Not Martyrs but Murderers
Recent events in London , Turkey and Egypt are sharp reminders that no place on earth is safe from the dark hand of international terrorism. What London experienced in July has also been happening with sickening regularity in Israel and Iraq for months and years. The terrorist is no respecter of persons: Muslims and non-Muslims have all been his victims.
Responsible Muslim scholars and leaders have condemned militant groups who, through selective exegesis of some religious texts and the views of fundamentalist scholars, have endorsed a violent struggle that targets innocent civilians. The grand mufti of Saudi Arabia , Sheik Abdul Aziz al-Sheik, is on record as saying that Islam forbids suicide terrorist attacks. This has been reinforced by Sheik Mohammed Sayyid Tantawi, the head of Egypt ’s Al-Azhar University , who declared that Islamic law “rejects all attempts on human life” and that he condemns “all attacks on civilians”. In December 2003, Indonesia ‘s highest Islamic authority, the Ulama Council, declared terrorism and suicide bombings illegal under Islamic law. Some Muslim scholars have gone so far as to declare that a person who commits suicide is not a Muslim.
The definition of a martyr as “one who fights for saving the life of his brother, unjustly attacked, and dies in that cause” has been used in justification for the sort of extremism underpinning terrorist activities as, according to some authorities, any person, who fights for regaining his birthright to his homeland and dies in that cause is a martyr, as well. Perhaps the numerous Koranic references glorifying martyrs (“Those who are slain in Allah’s way”), assuring them of an afterlife in paradise (Surah 3:169-174 & Surah 22:58 ) with many blessings, need greater clarification. Islam’s Prophet responded to his opponents combatively but he also recommended tolerance, “ Let there be no compulsion in religion; truth stands out clearly from error” (Sura 2.256). However, the authority of this and others verses is diminished by the Islamic doctrine of abrogation (an-nāsikh wa-l-mansūkh) which teaches that certain commands were only of temporary application and, when circumstances changed, were later abrogated or superseded by others. This diversity of interpretation encourages abstruseness and we welcome those declarations from Islamic authorities which are irrefutably unambiguous in their repudiation of barbarity.
For Christians the concept of martyrdom requires a completely passive response in the face of threats to life and a willingness to apply absolutely the Lord’s command to turn the other cheek. When the Apostle Peter attempted to save the life of Christ, as he was about to be unjustly arrested and taken to his passion and death, the Lord gave an unequivocal response, “Put up again thy sword into his place: for all they that take the sword shall perish with the sword”. (Matthew XXVI: 52) This has also been the constant teaching of His Holiness Pope Shenouda in the face of injustices shown to Coptic Christians. He has also repeatedly stated, “ Terrorism has nothing to do with religions, as religions call for virtue and peace”.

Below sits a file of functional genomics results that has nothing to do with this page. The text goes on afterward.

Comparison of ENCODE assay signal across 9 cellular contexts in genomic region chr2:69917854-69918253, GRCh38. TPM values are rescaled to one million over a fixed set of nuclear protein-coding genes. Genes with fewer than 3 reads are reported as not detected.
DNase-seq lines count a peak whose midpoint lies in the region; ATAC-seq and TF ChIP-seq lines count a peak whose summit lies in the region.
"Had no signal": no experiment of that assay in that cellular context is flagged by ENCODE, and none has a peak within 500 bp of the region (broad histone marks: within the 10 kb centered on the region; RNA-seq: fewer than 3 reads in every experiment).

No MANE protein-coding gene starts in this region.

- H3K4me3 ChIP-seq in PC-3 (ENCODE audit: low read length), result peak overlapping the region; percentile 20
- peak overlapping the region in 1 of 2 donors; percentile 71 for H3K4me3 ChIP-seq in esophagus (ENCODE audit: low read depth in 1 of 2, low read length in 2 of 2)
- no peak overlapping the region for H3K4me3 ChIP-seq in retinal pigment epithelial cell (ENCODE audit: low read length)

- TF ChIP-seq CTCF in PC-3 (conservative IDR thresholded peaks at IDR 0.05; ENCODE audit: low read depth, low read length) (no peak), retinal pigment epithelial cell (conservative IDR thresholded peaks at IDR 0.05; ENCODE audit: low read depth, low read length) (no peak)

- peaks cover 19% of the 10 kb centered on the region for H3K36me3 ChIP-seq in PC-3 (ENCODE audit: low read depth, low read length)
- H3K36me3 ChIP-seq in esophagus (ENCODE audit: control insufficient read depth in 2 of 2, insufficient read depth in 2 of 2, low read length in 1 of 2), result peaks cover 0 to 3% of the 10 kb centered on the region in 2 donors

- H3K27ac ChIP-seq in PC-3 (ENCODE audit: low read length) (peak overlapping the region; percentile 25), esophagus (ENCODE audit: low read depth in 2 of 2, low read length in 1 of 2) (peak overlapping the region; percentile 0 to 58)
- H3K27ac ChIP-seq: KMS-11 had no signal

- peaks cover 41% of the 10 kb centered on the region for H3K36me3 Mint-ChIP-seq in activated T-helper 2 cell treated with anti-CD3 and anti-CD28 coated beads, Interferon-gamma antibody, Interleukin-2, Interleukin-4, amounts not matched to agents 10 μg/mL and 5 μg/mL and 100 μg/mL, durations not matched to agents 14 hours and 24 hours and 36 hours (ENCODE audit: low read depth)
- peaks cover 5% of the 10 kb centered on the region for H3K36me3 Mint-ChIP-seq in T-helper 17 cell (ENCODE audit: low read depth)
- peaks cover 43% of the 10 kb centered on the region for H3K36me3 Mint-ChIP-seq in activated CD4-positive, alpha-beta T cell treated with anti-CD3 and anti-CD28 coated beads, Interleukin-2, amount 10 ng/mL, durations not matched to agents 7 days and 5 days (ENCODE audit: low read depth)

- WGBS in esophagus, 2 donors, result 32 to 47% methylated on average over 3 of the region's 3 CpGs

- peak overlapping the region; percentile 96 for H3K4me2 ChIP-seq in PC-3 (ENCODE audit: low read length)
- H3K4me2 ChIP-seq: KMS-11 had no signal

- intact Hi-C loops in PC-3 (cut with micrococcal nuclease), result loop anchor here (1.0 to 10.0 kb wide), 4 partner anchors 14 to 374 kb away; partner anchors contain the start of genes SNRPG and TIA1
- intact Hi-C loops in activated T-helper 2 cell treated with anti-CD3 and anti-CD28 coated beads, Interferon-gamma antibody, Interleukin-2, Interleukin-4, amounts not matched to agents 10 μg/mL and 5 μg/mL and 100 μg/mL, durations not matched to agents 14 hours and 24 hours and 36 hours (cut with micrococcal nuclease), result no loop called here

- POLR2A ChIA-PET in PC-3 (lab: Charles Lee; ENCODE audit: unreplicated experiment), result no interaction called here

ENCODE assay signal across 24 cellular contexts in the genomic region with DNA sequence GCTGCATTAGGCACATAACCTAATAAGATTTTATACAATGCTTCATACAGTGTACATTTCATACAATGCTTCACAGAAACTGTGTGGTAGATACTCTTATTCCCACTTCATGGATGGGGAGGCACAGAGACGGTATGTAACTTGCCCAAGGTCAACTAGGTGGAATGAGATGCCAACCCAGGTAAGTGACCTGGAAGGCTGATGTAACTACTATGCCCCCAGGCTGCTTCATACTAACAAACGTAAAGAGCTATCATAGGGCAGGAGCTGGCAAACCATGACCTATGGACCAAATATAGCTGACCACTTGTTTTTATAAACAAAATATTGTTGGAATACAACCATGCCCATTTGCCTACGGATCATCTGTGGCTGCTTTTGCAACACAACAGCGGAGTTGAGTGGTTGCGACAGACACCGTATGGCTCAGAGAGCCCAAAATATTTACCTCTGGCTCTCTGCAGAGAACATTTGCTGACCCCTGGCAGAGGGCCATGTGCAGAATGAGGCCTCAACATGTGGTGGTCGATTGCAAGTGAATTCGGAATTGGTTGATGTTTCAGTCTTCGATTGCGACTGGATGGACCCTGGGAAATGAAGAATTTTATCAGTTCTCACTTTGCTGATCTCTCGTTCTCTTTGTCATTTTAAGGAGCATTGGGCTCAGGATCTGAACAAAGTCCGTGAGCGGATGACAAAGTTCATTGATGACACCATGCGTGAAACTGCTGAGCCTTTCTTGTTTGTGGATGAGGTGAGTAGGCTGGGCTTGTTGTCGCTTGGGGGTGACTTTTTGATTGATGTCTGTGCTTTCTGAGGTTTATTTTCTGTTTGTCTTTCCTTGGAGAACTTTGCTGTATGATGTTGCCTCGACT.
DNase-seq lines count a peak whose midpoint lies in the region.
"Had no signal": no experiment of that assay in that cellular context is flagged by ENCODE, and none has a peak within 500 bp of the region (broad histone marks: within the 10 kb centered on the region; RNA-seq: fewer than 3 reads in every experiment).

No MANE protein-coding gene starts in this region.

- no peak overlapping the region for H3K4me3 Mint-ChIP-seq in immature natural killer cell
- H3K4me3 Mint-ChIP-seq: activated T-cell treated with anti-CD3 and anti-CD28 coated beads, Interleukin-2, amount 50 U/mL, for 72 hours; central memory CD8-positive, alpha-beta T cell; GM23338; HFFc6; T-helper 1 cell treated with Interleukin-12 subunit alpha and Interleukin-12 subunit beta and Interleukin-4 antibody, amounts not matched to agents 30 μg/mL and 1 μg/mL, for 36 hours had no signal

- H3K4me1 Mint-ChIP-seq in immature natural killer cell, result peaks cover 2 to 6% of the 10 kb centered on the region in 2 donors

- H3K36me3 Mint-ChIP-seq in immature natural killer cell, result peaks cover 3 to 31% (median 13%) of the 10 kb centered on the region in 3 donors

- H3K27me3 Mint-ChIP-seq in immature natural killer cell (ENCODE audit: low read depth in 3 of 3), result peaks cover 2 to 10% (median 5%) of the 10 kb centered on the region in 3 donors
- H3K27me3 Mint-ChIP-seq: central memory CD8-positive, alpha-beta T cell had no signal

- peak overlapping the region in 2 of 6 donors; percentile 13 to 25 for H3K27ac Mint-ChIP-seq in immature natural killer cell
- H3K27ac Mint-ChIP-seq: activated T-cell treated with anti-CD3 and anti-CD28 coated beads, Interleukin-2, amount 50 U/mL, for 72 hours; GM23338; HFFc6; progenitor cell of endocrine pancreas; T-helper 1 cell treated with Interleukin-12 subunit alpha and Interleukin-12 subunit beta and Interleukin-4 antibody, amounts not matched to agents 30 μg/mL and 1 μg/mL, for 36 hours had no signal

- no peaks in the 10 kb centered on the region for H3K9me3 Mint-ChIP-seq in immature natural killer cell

Injustice and oppression are hateful things but it has often been the weak who have brought down the strong by their goodness and refusal to resort to violence. The pacific philosophy of Gandhi and the forgiveness and charity of Nelson Mandela are admirable modern examples of the meek confounding the mighty. The collapse of Atheistic Communism was not brought about by violence but by a combination of moral superiority symbolised by the late Pope John Paul II and the enlightened pragmatism of Gorbachov.
Describing the terrorist attack on London as “just one in a series of despicable and inhuman assaults throughout the world on members of the public quietly going about their legitimate business,” Abba Seraphim declared it to be “the action of cruel and fanatical people who are at heart God-haters because they do not fear to destroy those created in His image but mercilessly pursue their evil agenda with neither pity nor restraint.”
Expressing his condolences in a letter to Abba Seraphim, His Beatitude Patriarch Mesrob II, Armenian Patriarch of Istanbul, said he was “appalled at the hatred these criminals must be nurturing in order to undertake an assault of such a scale against innocent citizens” and ordered a special service for the Repose of the Victims to be held in all Armenian Churches in Turkey on 10 July. Only days later when bombs were exploded in Cesme and the Aegean resort of Kusadasi Abba Seraphim wrote again to Patriarch Mesrob stating,
“ As Christians we are bound to repudiate all violence, whatever the professed grievance, and to deplore the cruel disregard for the suffering caused as well as the destruction of life, the precious Gift of God. We will not allow this evil to overcome us but continue to trust in a loving God Who cherishes all His children and to whom we commend the dead and injured, their families and friends. In the unity of a common resolve to strive always for peace in the face of malicious and sinful actions.”